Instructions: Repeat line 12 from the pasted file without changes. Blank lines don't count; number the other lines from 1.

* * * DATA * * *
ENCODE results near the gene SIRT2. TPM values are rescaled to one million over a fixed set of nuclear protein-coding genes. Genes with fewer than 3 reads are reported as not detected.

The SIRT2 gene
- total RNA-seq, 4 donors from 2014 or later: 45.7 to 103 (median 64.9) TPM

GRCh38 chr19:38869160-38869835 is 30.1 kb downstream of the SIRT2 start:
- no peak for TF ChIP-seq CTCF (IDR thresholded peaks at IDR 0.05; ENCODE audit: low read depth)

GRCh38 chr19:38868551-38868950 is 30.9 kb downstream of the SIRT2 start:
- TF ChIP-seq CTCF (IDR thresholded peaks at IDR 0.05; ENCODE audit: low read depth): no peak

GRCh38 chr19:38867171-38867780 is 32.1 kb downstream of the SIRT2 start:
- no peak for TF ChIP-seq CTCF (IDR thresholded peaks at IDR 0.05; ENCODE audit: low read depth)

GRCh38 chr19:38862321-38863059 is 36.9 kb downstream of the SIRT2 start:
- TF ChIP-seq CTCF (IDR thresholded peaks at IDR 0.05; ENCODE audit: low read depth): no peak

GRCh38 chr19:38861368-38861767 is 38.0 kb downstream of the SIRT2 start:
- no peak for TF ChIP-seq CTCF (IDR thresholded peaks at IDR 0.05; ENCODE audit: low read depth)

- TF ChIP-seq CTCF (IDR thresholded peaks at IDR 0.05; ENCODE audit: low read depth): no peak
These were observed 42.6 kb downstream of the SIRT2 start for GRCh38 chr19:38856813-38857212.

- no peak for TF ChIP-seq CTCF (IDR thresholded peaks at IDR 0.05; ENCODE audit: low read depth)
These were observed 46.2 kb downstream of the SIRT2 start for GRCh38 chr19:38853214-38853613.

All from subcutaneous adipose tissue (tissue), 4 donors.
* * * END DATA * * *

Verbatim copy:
GRCh38 chr19:38861368-38861767 is 38.0 kb downstream of the SIRT2 start: